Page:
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Jul

Interview: Chris Mason Johnson

test movie directorMovie director Chris Mason Johnson's latest film, Test, looks at a budding romance between two male dancers in 1985 San Francisco as the spectre of AIDS looms large over the local gay community. Chris [pictured right] spoke to David Hudson about the movie...

Can you tell us where the idea came from for Test?
Chris Mason Johnson: 
It came from my own experience. One of the reasons I think there's a shortage of intimate films about the AIDS epidemic is that we tend to frame the subject exactly like that – as "The AIDS Epidemic" – and it immediately becomes something big and general.
I wanted to reframe it much more intimately, concentrating on the fear and anxiety these very young characters experienced: characters who were not part of a broader gay community because they hadn't made those connections yet. The characters in Test are also not particularly verbal, so they suffer the crisis in silence. It's a very internal portrait and I wrote it as a kind of visual poem more than as something dialogue-driven.
I also didn't want to do another deathbed story. There's an uncomfortable way we fall into Vito Russo's necrology if every AIDS story shows the gay male protagonist dying [Russo lists gay deaths in movies from his seminal 1981 cinema book: The Celluloid Closet]. Mainstream gay representation has made progress, of course, but there are still two ways we are most often represented and each is problematic: a) as characters who die; and b) as the court jester.

After documentaries such as We Were Here, and the success of Dallas Buyers Club, why do you think filmmakers are only now exploring the early days of the AIDS epidemic?
It's an interesting phenomenon. Twenty years or so after it ended there was also a wave of films on the Vietnam War. Maybe there's some kind of incubation period the artist needs to process something so traumatic and get perspective on it. I'm not sure. But I'm happy to be a part of this mini-Renaissance of films that tackle the early epidemic in new ways.

Is this a period you can remember, or did you rely on the stories of others from that time?
I'm younger than the characters in my movie but old enough to have memories of the early epidemic. I had to come to terms with my own survivor's guilt to write Test. As someone who lived through the epidemic and remained negative, who survived "unscathed", I didn't think my story was worth telling. And it probably wasn't worth telling 15 or 20 years ago! I think the time is right for this smaller story about someone who was on the sidelines rather than at the front.
I drew a lot from my own story for Test but there are real differences. Frankie is much more comfortably out of the closet than I was. I changed that because I didn't want to tell another coming out story. And I was dancing in New York and Europe (Germany) rather than San Francisco. So I had plenty of memories to draw on, but I also did a lot of research and worked that into the story too.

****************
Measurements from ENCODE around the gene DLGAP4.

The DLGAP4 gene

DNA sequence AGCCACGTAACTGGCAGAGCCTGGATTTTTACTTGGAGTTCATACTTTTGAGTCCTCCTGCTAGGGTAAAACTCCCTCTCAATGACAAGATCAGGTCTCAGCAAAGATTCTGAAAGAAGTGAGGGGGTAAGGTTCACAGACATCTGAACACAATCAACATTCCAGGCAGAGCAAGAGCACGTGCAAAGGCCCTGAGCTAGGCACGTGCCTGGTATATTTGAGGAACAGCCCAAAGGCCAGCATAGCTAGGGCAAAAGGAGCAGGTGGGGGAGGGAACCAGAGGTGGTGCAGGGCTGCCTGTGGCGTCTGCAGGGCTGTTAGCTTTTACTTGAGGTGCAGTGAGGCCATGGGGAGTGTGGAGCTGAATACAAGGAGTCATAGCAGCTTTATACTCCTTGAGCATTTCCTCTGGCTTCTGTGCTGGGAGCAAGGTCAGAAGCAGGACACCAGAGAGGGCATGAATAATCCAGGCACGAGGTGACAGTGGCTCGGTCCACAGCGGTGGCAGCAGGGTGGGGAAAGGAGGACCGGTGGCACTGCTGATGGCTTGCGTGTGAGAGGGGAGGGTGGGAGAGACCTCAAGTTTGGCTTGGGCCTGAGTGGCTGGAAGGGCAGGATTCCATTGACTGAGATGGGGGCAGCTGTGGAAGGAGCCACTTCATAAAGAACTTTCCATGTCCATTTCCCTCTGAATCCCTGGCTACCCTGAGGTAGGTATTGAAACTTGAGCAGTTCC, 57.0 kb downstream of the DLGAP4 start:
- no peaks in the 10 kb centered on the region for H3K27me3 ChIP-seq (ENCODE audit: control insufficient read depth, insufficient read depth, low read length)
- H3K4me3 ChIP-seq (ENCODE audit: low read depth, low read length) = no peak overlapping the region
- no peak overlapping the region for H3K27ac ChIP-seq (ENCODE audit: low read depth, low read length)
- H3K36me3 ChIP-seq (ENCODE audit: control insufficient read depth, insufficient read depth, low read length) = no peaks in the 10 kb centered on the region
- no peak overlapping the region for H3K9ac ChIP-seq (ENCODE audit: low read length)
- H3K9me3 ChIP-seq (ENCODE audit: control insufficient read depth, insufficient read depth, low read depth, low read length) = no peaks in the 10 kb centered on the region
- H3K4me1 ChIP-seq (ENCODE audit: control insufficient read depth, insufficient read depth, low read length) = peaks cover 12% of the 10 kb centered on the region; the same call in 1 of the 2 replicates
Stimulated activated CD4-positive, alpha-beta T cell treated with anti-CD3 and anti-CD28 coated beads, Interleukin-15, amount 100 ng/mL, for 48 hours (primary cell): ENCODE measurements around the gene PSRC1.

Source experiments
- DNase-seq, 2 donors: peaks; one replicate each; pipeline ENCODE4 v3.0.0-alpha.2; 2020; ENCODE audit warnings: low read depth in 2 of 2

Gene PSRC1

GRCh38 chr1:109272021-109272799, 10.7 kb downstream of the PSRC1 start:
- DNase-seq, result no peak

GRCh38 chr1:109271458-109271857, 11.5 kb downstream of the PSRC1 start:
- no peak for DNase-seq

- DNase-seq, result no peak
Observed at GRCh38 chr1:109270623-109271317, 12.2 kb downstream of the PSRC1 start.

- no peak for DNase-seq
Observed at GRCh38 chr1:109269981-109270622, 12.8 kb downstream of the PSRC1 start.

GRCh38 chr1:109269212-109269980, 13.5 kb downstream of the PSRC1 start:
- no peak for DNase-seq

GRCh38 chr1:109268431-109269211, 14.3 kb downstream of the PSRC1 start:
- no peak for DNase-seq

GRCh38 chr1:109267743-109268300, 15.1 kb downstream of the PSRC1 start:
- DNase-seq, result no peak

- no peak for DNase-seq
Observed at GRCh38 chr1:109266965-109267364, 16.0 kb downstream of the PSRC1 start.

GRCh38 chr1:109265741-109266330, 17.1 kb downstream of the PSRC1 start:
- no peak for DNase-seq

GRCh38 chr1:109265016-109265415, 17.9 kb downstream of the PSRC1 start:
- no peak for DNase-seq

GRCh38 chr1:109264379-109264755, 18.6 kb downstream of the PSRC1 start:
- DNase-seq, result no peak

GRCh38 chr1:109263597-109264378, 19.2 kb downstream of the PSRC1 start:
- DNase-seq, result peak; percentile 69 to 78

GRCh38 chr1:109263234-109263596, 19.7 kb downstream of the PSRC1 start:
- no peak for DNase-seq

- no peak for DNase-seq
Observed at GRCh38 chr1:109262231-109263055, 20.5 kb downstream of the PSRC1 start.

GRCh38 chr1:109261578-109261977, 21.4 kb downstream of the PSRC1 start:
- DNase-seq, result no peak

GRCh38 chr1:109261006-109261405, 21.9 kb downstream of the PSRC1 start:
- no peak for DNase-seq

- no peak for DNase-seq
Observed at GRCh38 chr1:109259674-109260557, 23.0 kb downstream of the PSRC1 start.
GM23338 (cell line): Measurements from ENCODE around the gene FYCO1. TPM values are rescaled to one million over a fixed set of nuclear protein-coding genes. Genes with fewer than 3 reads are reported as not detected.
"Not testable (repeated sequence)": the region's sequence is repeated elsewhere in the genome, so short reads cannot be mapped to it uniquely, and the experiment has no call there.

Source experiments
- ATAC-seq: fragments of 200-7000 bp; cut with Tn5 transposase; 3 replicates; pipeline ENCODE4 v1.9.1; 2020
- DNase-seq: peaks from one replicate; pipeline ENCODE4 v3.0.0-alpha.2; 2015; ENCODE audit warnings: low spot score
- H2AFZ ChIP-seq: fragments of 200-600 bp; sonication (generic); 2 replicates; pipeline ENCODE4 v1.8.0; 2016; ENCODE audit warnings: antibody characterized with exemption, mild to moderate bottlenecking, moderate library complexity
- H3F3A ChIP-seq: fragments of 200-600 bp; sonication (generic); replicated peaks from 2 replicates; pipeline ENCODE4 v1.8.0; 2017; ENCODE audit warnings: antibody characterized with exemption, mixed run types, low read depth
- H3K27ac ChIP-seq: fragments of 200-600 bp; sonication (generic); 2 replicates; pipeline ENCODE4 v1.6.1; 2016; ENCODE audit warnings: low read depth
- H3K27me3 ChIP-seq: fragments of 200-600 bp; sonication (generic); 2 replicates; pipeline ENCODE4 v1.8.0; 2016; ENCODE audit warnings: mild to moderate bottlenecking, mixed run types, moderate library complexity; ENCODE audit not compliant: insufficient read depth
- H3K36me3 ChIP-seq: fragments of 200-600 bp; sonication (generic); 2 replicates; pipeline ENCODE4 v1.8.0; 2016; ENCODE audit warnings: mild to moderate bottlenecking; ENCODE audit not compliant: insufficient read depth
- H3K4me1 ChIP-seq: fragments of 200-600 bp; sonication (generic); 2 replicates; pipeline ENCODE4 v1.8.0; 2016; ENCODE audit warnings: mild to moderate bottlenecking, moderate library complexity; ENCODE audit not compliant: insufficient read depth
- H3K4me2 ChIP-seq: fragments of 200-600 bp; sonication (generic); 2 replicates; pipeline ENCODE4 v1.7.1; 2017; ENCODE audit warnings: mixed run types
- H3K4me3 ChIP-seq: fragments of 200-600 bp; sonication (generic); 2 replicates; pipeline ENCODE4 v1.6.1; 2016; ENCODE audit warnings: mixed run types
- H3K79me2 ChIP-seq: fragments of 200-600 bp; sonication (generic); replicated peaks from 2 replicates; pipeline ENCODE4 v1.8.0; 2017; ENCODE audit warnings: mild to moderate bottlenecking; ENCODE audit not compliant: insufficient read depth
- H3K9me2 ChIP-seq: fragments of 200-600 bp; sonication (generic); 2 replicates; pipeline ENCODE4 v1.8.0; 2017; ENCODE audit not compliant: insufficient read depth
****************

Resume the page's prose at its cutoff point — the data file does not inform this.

Test features a lot of dancing. Was it important to you to include the choreography in the movie?
Absolutely! I'm a big fan of dance in film but think it's rarely done well. The dance functions in several ways within the story. On the most obvious level of plot, it's the classic 'understudy-goes-on' trope, which we know from 42nd Street to The Red Shoes to The Turning Point to Black Swan... although notice there's not a male lead in any of those, because men in tights are either "straight" or worthy of sniggering contempt in our cinematic history.
At a more thematic level, the dance sequences are a way to eroticise the male body in a morbid, almost creepy, but still sexy way. They're an externalisation of the intersection of sexuality and disease. Usually AIDS movies veto the eroticism of the gay male body because it's just too uncomfortable to combine that with the threat of HIV. But I wanted to put the sensual body back into the story and the dance gave me a perfect way to do that. I worked very closely with my gifted choreographer, Sidra Bell, to tease out that dynamic.
The group dances in the movie are a way of reminding the audience that these other men are going through the same experience at the same time. The group may be mute and abstract, but they're there. A presence: hard to ignore.

test movieWas it a challenge to find actors who were also good dancers? Did you use any body doubles?
No body doubles! And it was a challenge, yes. I actually didn't look for actors who could dance but rather dancers who could act. I found my lead, Scott Marlowe [pictured], in San Francisco fairly early in the process – when I was still raising money – and we workshopped together for six months. I taught him acting technique and he helped shape the scenes with his own perspective. I thought of it as free rehearsals and he thought of it as free acting lessons, so it was a win-win for both of us.

test movie packshotWhat are the next projects that you're working on?
I'm working on several: first, a 'dramedy' set in San Francisco that takes on our lovely, if mockable, penchant for self-improvement and mindfulness, aka New Age stuff. Second, another period piece I'm co-writing that's set in the 70s with a teenage girl protagonist; and third, a bigger budget piece set in the 1950s that deals with a historical aspect of homophobia within the U.S. government.

Test is out on DVD from 28 July 2014. www.peccapics.co.uk

Posted: 21 July 2014

 

 

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